No more naps – say it ain’t so!
After A LOT of perseverance, you finally worked out the kinks in your toddler’s nap routine. A story, lullaby, kiss, and lights out, and she’d quickly fall asleep, leaving you to workout/shower/prep dinner/toilet scrub/surf. But now that she’s a big-girl, she’s just not that into naps any more. So you’re losing that chunk of productive/chill time AND you have to play/read/feed/craft for two more hours every single day? Yikes!
Weaning: it’s not just for milk.
Around age three (if you’re lucky), your little fireball might start to protest her nap. Loudly. Tucking her in and trying to make a Great Escape can result in wall-kicking, book-throwing, and tears… fun! Some days she’ll cave, but then she’s reluctant to go to bed at night, wakes up earlier than usual, or, worse, creeps into your room in the middle of the night wired and wanting to play. Other days she’ll skip that nap, turn into a zombie by mid-afternoon, and crash long before bedtime. Awesome for your evening, but the next morning she’ll wake up far too early and on the wrong side of the bed. Dealing with little miss cranky before your coffee isn’t exactly the best way to start your day.
Who doesn’t love
me-time naptime more than moms and dads? Nobody. Which explains why the problem isn’t JUST that you have to put up with her over-tired crankitude, it’s also that you have to give up that kid-free-window in an otherwise loooooong day. So, you can try to force naps for a month or two, driving both of you nuts, or you can cut them out entirely for a month or two, driving both of you even more nuts, or you can take a page from our book: moderation. You saw that one coming, right?
When our second baby was born our then almost-three-year-old was in a total funk. It didn’t help that his sleep needs had changed and we were too exhausted/distracted/clueless to notice. He started fighting his nap, so he started fighting us, so we switched to enforcer-parent-mode (never a good time), so he fought us even harder. Since he was the only one who could actually shut his eyes, shut out the world, shut down his mind, and sleep, guess who won? It took a little while but we eventually figured out the best solution was the path of least resistance. We started “letting” him skip his nap, which made us superstars in his eyes, and two or three hours later we’d conveniently plan a stroller/car trip, during which he fought a brave fight but in the end, always lost the heavy-eyelid-battle. We’d let him sleep about forty-five minutes, wake him gently with a snack and a toy/park distraction, and do our best to ignore his grumpiness until it wore off (right around the time the food kicked in). After a few months of shorter, later naps, he started winning the war against Mr. Sandman again, so we pushed it even later and kept it to thirty minutes max. After another month or two, we cut out those forty winks and never looked back.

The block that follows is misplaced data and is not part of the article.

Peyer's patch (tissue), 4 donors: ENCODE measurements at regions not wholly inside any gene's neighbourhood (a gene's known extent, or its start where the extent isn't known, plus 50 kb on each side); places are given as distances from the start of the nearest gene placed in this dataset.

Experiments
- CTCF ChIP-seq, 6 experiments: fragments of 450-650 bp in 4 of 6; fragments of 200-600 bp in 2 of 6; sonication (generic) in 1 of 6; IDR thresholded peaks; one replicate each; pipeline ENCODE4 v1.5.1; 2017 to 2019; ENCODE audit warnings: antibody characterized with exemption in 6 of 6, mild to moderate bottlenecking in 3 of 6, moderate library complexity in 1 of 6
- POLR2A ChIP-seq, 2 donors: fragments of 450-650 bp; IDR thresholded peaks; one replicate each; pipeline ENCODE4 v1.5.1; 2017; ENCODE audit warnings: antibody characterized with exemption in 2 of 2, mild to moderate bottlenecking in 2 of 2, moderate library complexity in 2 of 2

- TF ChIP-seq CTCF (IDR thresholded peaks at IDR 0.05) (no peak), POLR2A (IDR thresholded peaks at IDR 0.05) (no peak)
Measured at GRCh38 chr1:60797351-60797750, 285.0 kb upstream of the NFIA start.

But there’s still the issue of being on-duty all. day. long. to deal with. And there’s still a ton of stuff you have to do with even less “break” time to do it in. The bonus of having a preschooler is that a lot of those things you used to do solo because, ya know, the baby wasn’t too keen on sitting calmly while you marinated the chicken, can now be done together. In other words, if she’s awake, she’s a-working. If you give her the choice to nap or be your sous-chef aka personal trainer, she’ll be delighted to exercise/bathe/cook/clean side-by-side and you can still get er done. But hold onto some solo time after lunch, even if it’s only half an hour. Spending day-in-day-out joined at the hip will drive both of you bananas, and quiet time is just enough absence to make your hearts grow fonder. At nursery school, they label this “free-play”. Smart, right? Set her up with her flavor of the month: markers, stickers, puzzles, non-batteried toys, playdough, your (inexpensive) jewellery box, and then walk away. After about thirty minutes of quiet time our oldest was then rewarded with about thirty minutes of TV, which bought us almost an hour of me-time while the baby napped. And that, my friends, was pure bliss.
If your baby’s no longer a baby then don’t treat her like one. But trying to quit anything cold turkey doesn’t allow anyone to adapt, no matter how old they are. Transitioning to a no-nap household is easier when you ease into it. And when you stock up on craft supplies.
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